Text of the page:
October 2, 2014

Assorted Fun Linux Command Line Hacks

Today's fun command line festivities are inspired by Command Line Magic, who hangs out on Twitter sharing excellent Linux command line incantations for all occasions. Today's assortment includes shell rainbows, Is the Internet on Fire?, Star Wars Traceroute, and creating annoying sounds from the console.

Rainbows In Your Shell

This little gem creates a colorful scrolling display. Ctrl+c stops it:

$ grep -o --binary-files=text '[[:alpha:[[' /dev/urandom |tr -d '[a-zA-Z]' |xargs -n $(($COLUMNS/2)) |tr -d ' '| lolcat -f | pv -L80k

fig-1 alien

lolcat creates the colors, pv controls the speed, and the COLUMNS value controls the width of the columns. Let's add figlet to make words (figure 1):

$ grep -o --binary-files=text '[[:alpha:[[' /dev/urandom |tr -d '[a-zA-Z]' |xargs -n $(($COLUMNS/2)) |tr -d ' '| figlet | lolcat -f | pv -L80k

So maybe they're alien words. This makes scrolling bands of colors (figure 2):

$ yes "$(seq 231 -1 16)" | while read i; do printf "\x1b[48;5;${i}m\n"; sleep .02; done 

fig-2 rainbow

Change the seq and printf numerical values to get different results.

Is the Internet on Fire?

You can get the answer to this question by visiting Is The Internet on Fire.com. Or you can run a fast command-line query:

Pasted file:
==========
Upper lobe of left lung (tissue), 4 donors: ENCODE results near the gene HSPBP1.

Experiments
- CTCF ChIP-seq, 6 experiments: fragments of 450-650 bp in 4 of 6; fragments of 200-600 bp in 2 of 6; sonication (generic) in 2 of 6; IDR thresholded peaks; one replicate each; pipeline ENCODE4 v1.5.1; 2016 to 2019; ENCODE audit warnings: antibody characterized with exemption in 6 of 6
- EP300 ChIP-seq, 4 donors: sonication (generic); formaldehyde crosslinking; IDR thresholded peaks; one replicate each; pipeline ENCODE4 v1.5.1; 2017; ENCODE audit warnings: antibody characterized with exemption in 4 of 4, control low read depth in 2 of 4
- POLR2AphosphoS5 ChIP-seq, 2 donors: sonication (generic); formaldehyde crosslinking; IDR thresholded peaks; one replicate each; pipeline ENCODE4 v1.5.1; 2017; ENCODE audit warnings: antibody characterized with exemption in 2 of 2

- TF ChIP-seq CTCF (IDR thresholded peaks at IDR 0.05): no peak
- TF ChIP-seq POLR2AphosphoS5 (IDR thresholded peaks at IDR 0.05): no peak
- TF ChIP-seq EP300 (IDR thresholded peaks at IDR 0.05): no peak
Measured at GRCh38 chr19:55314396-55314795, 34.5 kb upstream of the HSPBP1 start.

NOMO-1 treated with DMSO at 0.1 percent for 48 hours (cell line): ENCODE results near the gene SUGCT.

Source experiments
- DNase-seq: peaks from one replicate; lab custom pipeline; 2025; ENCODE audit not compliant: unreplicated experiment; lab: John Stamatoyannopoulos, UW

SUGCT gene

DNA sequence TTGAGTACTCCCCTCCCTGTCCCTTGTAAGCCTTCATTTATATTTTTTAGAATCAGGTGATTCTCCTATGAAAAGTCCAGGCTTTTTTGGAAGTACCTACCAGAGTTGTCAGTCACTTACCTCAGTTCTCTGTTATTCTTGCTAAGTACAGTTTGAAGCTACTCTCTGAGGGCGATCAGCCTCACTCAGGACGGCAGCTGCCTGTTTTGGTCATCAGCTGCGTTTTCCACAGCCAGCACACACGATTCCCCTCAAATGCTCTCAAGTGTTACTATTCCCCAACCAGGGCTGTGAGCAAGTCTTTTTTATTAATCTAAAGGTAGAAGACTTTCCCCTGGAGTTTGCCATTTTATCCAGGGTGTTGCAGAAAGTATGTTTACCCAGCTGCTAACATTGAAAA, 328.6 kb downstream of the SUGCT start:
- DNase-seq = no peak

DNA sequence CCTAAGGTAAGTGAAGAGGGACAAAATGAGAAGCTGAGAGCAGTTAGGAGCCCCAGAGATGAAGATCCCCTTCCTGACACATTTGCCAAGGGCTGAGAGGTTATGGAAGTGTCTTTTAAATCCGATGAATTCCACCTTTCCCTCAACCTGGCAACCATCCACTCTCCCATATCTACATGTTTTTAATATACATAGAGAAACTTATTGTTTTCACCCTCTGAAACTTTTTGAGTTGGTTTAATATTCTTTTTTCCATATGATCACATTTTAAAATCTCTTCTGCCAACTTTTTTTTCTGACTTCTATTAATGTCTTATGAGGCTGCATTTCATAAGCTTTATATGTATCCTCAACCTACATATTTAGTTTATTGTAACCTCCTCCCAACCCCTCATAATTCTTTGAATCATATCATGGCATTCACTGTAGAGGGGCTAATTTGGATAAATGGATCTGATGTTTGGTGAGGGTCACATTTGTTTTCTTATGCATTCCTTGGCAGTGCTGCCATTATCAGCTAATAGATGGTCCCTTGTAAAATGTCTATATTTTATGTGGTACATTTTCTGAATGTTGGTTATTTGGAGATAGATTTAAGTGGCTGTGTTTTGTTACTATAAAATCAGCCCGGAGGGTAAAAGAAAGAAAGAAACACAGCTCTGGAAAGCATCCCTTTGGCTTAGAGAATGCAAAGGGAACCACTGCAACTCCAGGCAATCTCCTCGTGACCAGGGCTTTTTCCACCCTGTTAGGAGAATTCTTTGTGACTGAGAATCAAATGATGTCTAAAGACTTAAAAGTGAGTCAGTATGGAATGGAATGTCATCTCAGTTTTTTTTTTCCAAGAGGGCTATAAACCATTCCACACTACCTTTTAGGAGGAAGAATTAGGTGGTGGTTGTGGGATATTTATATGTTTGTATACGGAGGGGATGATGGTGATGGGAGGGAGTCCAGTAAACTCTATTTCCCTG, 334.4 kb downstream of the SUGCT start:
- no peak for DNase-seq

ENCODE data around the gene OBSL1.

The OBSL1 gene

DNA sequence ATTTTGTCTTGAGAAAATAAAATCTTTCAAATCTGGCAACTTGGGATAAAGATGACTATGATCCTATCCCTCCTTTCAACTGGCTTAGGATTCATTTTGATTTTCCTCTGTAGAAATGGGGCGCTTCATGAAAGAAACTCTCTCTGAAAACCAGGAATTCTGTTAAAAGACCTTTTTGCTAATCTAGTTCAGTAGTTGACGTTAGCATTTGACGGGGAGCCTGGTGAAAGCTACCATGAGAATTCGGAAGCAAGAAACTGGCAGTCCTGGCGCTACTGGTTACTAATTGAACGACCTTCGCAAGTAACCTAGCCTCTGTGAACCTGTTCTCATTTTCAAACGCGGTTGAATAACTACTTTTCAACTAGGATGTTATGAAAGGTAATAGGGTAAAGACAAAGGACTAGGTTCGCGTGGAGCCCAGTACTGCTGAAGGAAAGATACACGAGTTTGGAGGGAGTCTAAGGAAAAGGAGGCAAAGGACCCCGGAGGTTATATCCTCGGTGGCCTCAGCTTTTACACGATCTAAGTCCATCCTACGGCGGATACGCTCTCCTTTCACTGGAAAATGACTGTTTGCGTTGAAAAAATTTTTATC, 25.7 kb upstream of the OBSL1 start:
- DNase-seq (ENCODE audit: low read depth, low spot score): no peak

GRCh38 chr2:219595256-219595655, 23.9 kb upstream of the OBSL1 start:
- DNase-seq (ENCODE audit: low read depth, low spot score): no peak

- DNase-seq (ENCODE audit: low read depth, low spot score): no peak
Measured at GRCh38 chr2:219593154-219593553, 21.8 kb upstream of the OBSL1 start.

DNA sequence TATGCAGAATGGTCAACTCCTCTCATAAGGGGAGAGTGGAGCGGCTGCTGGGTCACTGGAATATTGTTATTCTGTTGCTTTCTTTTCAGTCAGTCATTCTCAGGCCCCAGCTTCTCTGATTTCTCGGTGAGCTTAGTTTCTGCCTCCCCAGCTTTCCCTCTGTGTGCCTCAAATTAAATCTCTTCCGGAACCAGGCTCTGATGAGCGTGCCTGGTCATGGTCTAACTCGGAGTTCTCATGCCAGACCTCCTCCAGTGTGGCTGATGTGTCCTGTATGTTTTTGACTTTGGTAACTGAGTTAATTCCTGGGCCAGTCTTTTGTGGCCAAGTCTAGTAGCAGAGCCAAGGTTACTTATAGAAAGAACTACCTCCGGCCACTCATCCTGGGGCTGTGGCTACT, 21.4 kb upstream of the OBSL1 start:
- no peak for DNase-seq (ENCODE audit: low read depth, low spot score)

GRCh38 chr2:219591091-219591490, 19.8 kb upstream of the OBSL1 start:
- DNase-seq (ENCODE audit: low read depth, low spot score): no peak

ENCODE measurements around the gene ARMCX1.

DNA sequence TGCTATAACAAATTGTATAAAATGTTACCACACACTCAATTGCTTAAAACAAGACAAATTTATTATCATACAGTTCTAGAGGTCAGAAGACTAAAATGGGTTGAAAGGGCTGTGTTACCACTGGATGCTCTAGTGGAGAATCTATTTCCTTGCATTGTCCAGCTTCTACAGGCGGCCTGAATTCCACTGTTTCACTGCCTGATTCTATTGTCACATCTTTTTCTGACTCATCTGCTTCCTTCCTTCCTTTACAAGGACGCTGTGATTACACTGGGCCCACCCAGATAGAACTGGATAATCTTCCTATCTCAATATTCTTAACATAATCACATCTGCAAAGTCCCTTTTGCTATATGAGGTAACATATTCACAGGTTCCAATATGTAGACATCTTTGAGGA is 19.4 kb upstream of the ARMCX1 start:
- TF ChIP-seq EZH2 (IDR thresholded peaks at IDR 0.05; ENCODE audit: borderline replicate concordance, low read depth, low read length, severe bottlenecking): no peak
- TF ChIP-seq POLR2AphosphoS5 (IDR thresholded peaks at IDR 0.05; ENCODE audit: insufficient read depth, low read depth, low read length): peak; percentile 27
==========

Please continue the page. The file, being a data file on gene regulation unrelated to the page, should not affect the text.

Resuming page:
$ host -t txt istheinternetonfire.com
istheinternetonfire.com descriptive text "Yep. 
https://bugzilla.redhat.com/show_bug.cgi?id=CVE-2014-6271https://www.mozilla.org/security/announce/2014/mfsa2014-73.htmlhttp://blog.jquery.com/2014/09/24/update-on-jquery-com-compromises/"

All that does is use the host command to query the TXT DNS record type for istheinternetonfire.com. You can do this for any site, though most of them are boring SPF records and not clever at all. Try the dig command for a more thorough result:

$ dig -t txt istheinternetonfire.com
; <<>> DiG 9.9.5-3-Ubuntu <<>> -t txt istheinternetonfire.com
;; global options: +cmd
;; Got answer:
;; ->>HEADER<<- opcode: QUERY, status: NOERROR, id: 54734
;; flags: qr rd ra; QUERY: 1, ANSWER: 1, AUTHORITY: 3, ADDITIONAL: 1
;; OPT PSEUDOSECTION:
; EDNS: version: 0, flags:; udp: 1280
;; QUESTION SECTION:
;istheinternetonfire.com.       IN      TXT
;; ANSWER SECTION:
istheinternetonfire.com. 9385   IN      TXT     "Yep.